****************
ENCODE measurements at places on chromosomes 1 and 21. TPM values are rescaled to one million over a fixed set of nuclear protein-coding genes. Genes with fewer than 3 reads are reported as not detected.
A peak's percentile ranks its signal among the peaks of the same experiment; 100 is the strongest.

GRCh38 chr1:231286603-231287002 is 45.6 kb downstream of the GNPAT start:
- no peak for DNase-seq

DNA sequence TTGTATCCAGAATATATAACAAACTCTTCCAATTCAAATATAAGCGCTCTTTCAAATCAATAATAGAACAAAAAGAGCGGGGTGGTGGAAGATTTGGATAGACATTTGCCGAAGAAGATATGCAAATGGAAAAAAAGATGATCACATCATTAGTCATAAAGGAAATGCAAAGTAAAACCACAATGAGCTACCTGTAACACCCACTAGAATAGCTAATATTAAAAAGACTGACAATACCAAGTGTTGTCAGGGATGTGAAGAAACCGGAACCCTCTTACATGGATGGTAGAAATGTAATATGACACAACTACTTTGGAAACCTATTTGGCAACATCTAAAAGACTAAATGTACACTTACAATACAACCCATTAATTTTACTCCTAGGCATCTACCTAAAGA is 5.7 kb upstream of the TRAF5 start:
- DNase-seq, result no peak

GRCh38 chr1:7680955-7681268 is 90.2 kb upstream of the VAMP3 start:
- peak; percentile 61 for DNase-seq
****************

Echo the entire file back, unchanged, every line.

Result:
ENCODE measurements at places on chromosomes 1 and 21. TPM values are rescaled to one million over a fixed set of nuclear protein-coding genes. Genes with fewer than 3 reads are reported as not detected.
A peak's percentile ranks its signal among the peaks of the same experiment; 100 is the strongest.

GRCh38 chr1:231286603-231287002 is 45.6 kb downstream of the GNPAT start:
- no peak for DNase-seq

DNA sequence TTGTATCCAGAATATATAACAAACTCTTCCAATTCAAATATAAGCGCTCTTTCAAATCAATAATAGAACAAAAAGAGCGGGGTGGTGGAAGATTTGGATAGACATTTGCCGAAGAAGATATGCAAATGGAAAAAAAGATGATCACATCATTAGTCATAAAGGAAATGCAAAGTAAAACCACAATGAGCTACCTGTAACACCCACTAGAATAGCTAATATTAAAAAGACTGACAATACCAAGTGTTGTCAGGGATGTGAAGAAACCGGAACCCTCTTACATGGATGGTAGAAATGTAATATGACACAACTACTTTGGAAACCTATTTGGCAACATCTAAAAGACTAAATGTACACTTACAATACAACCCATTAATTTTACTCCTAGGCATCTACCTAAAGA is 5.7 kb upstream of the TRAF5 start:
- DNase-seq, result no peak

GRCh38 chr1:7680955-7681268 is 90.2 kb upstream of the VAMP3 start:
- peak; percentile 61 for DNase-seq